instrument will be collocated with a sonic anemometer on a cart that can be easily moved
downwind of the road. The combination of measurements will be used to calculate particle
deposition velocities using the eddy correlation method (Vong et al., 2004; Buzorius et al.,
2002), which requires collocated, high-time resolution measurement of wind conditions and
particle size distributions. These measurements will be conducted over a variety of fetches
around the lake to improve estimates of particle deposition velocities near their sources. In turn,
this information can be used to prioritize areas for road dust mitigation. For example, if PM
deposition fluxes are determined to decrease by 95% after 100 m of densely vegetated forest,
then resources used to clean these roads may be better applied to roads in open areas where a
much higher fraction of the particles can be transported over the lake surface.
The DRI flux tower system will be deployed within 2 meters of the roadway edge to provide the
greatest sensitivity to measure road dust emission factors. The deposition monitoring system
will be deployed at a range of intervals downwind of the road (i.e., 10 m, 25 m, 50 m and 100 m)
for 1 hour sampling. The results of the deposition monitoring system will indicate how much of
the plume is deposited very close to the source and how much can travel longer distances and
potentially reach the lake surface.
Task 3. Compare emission factors based on different best management practices and
calculate efficiencies associated with each control.
The emission factors measured with the flux towers will be assembled into a database for
analysis. Each road is likely to have different emission factors based on material loading, traffic
volume, and average vehicle speed. Empirical relationships of emission factors and these
variables, such as those reported by Etyemezian et al. (2003), will be used to normalize
emissions from different roads so that an accurate comparison of the BMP effectiveness can be
determined. The relative differences can then be attributed to the application of the control
measure (e.g., roads that are swept weekly versus roads that are swept once in spring time).
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Task 4. Integrate results of year round TRAKER study with proposed measurements to
prioritize best management practices for application throughout basin.
The cost effectiveness of the BMP will be determined by considering the magnitude and location
of the source (i.e., does it have the potential to deposit PM to the lake?), the relative effectives of
the control strategy, and the cost of the control. An equation to calculate cost effectiveness is
shown below:
Cost Effectiveness ($/g PM10 reduced) =
Cost per kilometer controlled ($/vkt)
Emission Factor (g PM10/vkt) ⋅ (1 - Control Efficiency) ⋅ (1 - Fraction Deposited)
A survey of costs will be conducted with the local GIDs to provide accurate values for the Lake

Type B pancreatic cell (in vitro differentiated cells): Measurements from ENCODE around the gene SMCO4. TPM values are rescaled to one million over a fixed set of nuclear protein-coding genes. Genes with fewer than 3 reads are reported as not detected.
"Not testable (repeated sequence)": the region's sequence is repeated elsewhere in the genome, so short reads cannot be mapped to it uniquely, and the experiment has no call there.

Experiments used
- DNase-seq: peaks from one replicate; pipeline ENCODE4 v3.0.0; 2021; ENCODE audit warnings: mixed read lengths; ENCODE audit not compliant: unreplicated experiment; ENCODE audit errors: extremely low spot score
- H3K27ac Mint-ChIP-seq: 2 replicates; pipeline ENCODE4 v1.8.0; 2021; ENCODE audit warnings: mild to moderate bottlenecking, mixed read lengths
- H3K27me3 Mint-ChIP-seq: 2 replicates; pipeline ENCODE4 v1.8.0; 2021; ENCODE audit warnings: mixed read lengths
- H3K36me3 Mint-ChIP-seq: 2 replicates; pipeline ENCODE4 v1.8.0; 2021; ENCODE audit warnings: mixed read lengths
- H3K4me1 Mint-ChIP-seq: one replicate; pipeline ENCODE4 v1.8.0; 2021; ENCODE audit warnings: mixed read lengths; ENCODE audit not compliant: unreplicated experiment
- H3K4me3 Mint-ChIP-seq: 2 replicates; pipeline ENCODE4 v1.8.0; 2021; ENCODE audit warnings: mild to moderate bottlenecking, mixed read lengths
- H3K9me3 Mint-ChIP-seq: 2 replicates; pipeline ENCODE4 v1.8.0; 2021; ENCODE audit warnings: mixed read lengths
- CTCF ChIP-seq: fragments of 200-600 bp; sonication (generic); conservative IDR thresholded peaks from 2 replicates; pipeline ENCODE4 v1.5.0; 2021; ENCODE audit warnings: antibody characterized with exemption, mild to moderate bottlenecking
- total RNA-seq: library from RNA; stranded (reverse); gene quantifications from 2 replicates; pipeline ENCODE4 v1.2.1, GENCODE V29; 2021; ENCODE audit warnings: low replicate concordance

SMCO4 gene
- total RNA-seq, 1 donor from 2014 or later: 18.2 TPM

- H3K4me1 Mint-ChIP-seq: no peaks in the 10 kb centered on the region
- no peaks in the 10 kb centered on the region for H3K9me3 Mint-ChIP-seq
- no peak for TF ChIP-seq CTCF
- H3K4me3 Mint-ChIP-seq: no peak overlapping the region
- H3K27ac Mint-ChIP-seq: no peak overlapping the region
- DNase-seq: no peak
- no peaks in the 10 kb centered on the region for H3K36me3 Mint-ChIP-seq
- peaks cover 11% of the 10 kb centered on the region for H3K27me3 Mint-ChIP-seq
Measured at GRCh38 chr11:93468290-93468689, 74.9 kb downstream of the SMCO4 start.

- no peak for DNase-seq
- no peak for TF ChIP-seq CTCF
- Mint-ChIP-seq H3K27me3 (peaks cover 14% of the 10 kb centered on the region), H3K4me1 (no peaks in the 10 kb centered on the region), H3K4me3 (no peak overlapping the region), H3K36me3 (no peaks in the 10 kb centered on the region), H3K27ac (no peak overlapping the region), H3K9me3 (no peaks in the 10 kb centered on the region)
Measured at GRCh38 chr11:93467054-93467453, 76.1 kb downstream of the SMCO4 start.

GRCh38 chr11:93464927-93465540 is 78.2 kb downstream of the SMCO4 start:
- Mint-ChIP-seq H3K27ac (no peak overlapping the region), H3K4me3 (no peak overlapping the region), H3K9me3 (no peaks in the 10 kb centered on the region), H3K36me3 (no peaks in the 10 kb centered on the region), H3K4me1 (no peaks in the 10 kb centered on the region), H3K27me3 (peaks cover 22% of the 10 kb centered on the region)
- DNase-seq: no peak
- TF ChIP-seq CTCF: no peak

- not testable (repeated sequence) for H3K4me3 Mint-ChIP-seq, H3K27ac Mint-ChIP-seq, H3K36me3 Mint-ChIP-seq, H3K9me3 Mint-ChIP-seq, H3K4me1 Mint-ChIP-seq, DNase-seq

Tahoe basin. When these data are not readily available, standard cost estimator software will be
used to estimate the cost of the control.
Task 5. Project management and reporting.
Project management will involve coordination with researchers at UCD, DRI, and the sponsors
to schedule and execute field measurements. We will also be in contact with representatives
from Tahoe’s GIDs to obtain information about current and future emission control strategies.
The PI will be responsible to ensure all tasks are completed on time and within the available
budget.
Quarterly reports will be provided to document progress throughout the project. These reports
will list the progress of each task, present measured data, and note any changes/difficulties
encountered during the testing. All methods, analyses, and results will be documented in a draft
final report delivered one month prior to the completion of the project. Sponsors will have 2
weeks to evaluate the final report and recommend changes. Two weeks following the receipt of
the comments/changes, a final version of the report will be submitted.
VI Deliverables/Products
The primary deliverable for this project will be a report summarizing our results and providing
recommendations on the most cost effective control measures for use in the Tahoe basin. In
addition, at least one peer reviewed paper will be submitted describing the tests performed and
the results obtained. The data from this project will be of great value to urban and transportation
managers in the basin since it will provide specific recommendations on the effectiveness of
various emission control strategies.
VII Schedule of Events/Reporting and Deliverables
The timeline for the completion of the study is based on the assumption that funding will be
received in January, 2008. Delays in the receipt funding may affect the schedule and require a
no cost extension for completion of the project.
November – December, 2007: Task 1: Complete study plan with list of sites and emissions
controls to be tested at each location.
January – April, 2008: Prepare instrumentation for field measurements. Test deposition
monitoring system at DRI, Reno to ensure proper operation, determine limits of detection, and
perfect data reduction and analysis.
May – August, 2008: Task 2: Conduct summertime emission factor deposition measurements.
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August – November, 2008: Tasks 3 & 4: Analyze summertime data to determine emission